The inevitable rebound in the Japanese stock market appears to be confined to the region and there are few other signs of lower risk aversion on Wednesday. What appears to be shaping up as a weaker start on Wall Street is accompanied by continued upwards pressure on the Japanese yen as domestic investors reach across the oceans to bring funds back home.
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Japanese yen – The Bank of Japan poured a further ¥5 trillion into domestic money markets to ensure that liquidity remained abundant while aiming to support investor sentiment. The Nikkei 225 index rebounded by 5.7% alleviating one pressure valve and allowing other Asian bourses and local dollar units to breathe easier. However, the relief seems to be minimal with investors picking up bargains following a 17% two-day decline. The yen has strengthened once again in the European session and currently buys ¥80.70 as repatriation flows continue to signal elevated fears. Against the euro the yen is up by around 0.5% at ¥112.45.
Aussie dollar – The relief for Japanese stocks also removed some of the anxiety surrounding the Aussie dollar, which on Tuesday reached a four-month low against both the dollar and yen. The disaster in Japan has significantly dampened enthusiasm for the Australian dollar with the immediate impact on regional economic health the foremost consideration. Since the disaster, money market traders have removed expectations of any further interest rate increase, partly due to contents of minutes released this week by the RBA, but its view is crystalized by turmoil in Japan. The Aussie tracked the rebound in the Nikkei and rose against the dollar to buy 99.23 U.S. cents and also rose to buy ¥80.08. A leading index provided by Westpac using January data dipped by 0.1% following a 0.9% rise the previous month. The index is used to predict activity six months forward, but in today’s market the interpretation of such data is lost.
U.S. Dollar – The FOMC in its statement on Tuesday following the decision to leave interest rates unchanged was a little more upbeat about the prospects for the U.S. economy. The committee noted that despite the significant rise in commodity prices, expectations over inflation remained stable. Meanwhile the risks ahead of inflation falling too low were deemed to be lower than before. Overall the statement appears to support the view that the Fed will live out its second phase of open market bond purchases but won’t feel the need to go any further. The dollar index is higher this morning with gains evident after a rocky start for European units.
Euro – Despite the positive weekend discussions that renewed appetite for the euro, the single currency suffered on Wednesday following a Moody’s downgrade for Portugal that left its credit rating four notches above junk. The ratings agency cites the nation’s challenge in solving its debt crisis as the reason for the downgrade. Moody’s says that GDP is expected to decline this year and the country faces only a modest expansion at beast. For several months now it has become apparent that Portugal will follow the footsteps of Greece and Ireland in needing a bailout. However, it’s also become the popular view that this time the bailout is something of a litmus test for the EU. The unbearably high cost of government borrowing is unsustainable but it seems investors looking for a bailout seem willing to wait until after lawmakers have given one final push towards finding resolution for the stability fund. The euro was weakened by the downgrade today as a reminder that there remain risks from the sovereign crisis. In early New York trading one euro bought $1.3942 having earlier reached $1.4000.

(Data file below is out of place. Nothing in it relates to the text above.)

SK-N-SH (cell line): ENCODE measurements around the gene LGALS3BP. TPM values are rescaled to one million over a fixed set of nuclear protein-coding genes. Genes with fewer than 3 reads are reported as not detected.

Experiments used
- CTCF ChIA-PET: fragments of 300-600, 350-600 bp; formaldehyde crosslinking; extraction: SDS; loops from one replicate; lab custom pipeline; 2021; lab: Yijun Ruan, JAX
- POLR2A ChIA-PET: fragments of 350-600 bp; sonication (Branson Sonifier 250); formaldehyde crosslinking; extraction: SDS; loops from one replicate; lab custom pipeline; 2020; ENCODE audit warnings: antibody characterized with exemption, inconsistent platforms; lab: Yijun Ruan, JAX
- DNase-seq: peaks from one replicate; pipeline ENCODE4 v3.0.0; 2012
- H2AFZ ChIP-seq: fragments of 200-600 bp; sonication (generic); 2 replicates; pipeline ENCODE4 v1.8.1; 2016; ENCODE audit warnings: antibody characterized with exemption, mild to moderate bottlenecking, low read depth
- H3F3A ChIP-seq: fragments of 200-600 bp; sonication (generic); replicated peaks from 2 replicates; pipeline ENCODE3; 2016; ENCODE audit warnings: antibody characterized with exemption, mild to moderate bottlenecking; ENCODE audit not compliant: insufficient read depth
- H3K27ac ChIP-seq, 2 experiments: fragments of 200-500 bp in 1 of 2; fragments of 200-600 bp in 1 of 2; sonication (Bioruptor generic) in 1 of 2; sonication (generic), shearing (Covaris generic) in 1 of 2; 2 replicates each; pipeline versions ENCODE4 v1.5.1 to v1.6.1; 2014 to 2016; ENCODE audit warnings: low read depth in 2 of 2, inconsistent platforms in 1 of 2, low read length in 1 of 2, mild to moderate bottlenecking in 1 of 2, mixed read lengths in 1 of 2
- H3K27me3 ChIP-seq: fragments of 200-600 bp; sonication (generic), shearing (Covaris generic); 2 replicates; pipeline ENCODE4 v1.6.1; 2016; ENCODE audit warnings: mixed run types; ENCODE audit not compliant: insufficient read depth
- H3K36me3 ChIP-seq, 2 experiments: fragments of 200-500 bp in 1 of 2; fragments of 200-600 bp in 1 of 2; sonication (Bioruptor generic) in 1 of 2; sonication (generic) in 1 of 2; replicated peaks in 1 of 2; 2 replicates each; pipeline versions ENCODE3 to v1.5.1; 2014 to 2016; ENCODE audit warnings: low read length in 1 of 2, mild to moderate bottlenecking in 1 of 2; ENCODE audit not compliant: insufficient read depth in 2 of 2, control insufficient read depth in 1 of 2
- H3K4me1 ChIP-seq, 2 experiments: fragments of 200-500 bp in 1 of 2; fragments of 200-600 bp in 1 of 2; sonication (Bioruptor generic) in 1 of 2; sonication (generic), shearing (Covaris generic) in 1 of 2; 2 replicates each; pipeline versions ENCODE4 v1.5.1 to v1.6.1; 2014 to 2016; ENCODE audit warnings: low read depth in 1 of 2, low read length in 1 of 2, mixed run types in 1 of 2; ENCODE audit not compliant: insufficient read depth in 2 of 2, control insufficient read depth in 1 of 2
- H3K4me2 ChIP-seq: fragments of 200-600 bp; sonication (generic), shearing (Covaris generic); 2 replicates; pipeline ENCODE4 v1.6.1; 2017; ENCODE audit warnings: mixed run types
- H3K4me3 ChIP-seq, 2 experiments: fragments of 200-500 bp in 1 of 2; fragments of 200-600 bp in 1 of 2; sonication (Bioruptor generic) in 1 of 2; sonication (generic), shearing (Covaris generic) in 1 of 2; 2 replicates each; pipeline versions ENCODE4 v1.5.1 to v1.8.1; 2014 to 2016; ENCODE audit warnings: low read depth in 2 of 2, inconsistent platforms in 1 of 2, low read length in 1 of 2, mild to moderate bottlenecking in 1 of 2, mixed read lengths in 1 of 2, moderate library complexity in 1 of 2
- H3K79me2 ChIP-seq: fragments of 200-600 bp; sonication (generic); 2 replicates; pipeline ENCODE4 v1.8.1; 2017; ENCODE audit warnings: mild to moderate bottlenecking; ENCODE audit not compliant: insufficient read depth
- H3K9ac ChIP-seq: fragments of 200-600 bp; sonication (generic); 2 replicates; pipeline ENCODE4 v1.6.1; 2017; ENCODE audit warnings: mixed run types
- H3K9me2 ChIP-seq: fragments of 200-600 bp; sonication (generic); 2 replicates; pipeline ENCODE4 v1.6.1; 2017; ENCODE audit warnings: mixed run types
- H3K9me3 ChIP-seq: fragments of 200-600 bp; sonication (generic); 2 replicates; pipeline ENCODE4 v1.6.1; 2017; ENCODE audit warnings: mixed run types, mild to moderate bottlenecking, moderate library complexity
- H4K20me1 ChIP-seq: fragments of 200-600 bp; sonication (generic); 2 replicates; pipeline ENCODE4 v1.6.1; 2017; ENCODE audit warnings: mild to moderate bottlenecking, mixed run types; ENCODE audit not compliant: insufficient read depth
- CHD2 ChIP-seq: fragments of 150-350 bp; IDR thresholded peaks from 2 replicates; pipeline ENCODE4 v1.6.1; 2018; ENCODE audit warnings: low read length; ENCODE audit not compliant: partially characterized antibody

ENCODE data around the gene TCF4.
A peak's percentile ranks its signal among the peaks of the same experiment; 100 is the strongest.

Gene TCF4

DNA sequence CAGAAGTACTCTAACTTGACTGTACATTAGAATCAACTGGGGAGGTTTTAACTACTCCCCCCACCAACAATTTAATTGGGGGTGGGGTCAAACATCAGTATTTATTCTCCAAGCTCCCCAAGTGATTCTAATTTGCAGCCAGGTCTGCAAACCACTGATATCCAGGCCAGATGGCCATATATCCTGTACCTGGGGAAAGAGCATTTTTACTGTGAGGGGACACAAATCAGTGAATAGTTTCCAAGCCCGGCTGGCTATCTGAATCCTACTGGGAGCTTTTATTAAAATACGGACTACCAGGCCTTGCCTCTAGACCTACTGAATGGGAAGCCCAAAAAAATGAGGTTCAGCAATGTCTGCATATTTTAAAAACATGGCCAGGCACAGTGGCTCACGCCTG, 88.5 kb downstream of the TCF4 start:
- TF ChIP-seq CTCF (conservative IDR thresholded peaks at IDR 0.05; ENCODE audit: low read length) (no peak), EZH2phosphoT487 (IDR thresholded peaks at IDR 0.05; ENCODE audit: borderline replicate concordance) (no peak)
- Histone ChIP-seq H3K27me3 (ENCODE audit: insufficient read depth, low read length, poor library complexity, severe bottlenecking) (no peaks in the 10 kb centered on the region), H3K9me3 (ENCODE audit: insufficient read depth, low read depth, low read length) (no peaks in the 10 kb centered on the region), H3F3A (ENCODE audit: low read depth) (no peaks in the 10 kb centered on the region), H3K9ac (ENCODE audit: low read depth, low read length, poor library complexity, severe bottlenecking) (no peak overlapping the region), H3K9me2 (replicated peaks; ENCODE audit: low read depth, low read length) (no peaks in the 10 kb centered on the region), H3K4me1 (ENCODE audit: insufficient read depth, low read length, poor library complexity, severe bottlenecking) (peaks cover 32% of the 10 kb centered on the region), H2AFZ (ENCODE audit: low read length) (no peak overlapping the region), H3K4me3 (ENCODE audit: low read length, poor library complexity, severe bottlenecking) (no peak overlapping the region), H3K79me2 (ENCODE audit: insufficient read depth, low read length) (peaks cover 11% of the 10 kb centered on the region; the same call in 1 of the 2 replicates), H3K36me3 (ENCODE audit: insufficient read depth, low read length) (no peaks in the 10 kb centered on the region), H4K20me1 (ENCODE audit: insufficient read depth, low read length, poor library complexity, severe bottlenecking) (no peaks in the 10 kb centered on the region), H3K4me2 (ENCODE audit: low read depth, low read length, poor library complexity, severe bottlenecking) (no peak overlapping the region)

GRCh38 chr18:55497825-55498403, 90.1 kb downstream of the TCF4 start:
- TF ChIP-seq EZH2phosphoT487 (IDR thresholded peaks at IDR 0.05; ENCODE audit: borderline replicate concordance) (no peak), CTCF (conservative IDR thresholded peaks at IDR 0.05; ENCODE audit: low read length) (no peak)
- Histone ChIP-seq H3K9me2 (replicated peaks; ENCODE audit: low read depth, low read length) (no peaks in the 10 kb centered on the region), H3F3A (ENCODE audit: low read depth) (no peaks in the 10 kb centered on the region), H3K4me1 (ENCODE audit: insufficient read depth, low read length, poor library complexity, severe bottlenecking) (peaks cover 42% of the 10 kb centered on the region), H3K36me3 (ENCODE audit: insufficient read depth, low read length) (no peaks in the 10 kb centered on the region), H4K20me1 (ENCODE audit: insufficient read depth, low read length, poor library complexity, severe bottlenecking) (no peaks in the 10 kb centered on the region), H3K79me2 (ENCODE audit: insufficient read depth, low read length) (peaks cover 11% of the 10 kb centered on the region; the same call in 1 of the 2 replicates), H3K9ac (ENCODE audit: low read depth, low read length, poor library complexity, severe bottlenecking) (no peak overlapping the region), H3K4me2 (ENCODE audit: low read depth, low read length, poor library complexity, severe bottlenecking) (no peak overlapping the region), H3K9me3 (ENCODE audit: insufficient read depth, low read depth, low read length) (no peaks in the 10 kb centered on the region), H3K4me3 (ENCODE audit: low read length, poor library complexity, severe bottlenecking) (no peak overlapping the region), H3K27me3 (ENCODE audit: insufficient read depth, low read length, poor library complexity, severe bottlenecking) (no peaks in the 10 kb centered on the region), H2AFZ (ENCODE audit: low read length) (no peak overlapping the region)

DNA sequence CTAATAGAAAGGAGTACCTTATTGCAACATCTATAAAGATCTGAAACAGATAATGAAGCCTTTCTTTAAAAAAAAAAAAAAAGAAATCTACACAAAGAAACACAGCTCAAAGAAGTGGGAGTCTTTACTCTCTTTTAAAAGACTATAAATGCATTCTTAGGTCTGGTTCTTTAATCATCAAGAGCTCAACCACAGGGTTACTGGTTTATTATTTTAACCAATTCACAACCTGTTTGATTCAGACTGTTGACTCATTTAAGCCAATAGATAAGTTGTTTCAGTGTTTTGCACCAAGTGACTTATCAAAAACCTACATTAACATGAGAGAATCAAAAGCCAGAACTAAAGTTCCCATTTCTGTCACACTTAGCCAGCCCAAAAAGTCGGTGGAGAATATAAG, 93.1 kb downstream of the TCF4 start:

British pound – The negative sentiment towards the euro currency on account of the Portuguese downgrade also weighed on the pound, which recently traded at an unchanged $1.6080 against the dollar. Earlier the currency jumped in response to a sharp dip in jobless claims during February. The claimant count remained steady at 4.5% as jobless claims dropped by 10,200 when investors were primed for a rise in the total. The ILO measure of unemployment in the three months to January rose by a notch to 8% as more public sector workers lost their positions at the end of the fourth quarter. The pound made gains on the surprise number as analysts immediately put the report in the bullish camp. However, inside the report the reading of youth unemployment remains high while the prospect for public sector workers remains dim as government announced cuts don’t kick in until the current quarter. The pound understandably outpaced its continental colleague rising to 86.64 pence per euro.
Canadian dollar –The Canadian dollar faced a wave of selling on Tuesday but it seems that the tone is more favorable by midweek. The unit reached a panic low at $1.0025 a day earlier but continued to recover today to $1.0175. Later on Wednesday the latest manufacturing sales data from January is due to show a jump in activity from 0.4% to 1.0%. While the focus will likely remain on events in Japan, investors in the oil patch are watching ugly developments in Libya where civil war seems to be favoring its enraged leader who earlier in the week won a huge victory against rebels. Crude oil prices continue to rebound this morning as a result, further underpinning the appeal of the loonie.
Andrew Wilkinson is a Senior Market Analyst at Interactive Brokers LLC
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